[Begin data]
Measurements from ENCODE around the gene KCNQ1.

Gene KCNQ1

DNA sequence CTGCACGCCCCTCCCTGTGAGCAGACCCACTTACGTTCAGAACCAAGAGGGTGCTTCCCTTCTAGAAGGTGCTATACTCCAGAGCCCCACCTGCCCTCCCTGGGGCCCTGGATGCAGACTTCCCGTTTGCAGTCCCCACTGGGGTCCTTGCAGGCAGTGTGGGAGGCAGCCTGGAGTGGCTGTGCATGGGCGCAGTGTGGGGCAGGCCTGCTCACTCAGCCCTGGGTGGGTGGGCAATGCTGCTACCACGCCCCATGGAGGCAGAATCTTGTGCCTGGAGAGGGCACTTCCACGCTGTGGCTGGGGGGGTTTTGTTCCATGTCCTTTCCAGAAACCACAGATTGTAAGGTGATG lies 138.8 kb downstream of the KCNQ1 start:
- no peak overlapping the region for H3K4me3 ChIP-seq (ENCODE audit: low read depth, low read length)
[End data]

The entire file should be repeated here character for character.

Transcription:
Measurements from ENCODE around the gene KCNQ1.

Gene KCNQ1

DNA sequence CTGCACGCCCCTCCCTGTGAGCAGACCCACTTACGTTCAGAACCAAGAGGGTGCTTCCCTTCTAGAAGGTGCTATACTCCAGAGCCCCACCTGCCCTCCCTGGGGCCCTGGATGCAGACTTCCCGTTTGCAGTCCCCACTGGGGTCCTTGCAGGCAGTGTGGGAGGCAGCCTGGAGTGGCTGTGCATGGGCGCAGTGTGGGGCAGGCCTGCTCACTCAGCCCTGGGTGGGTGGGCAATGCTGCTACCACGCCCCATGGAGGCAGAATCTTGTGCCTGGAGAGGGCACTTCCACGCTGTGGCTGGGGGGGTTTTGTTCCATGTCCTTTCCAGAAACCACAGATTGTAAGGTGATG lies 138.8 kb downstream of the KCNQ1 start:
- no peak overlapping the region for H3K4me3 ChIP-seq (ENCODE audit: low read depth, low read length)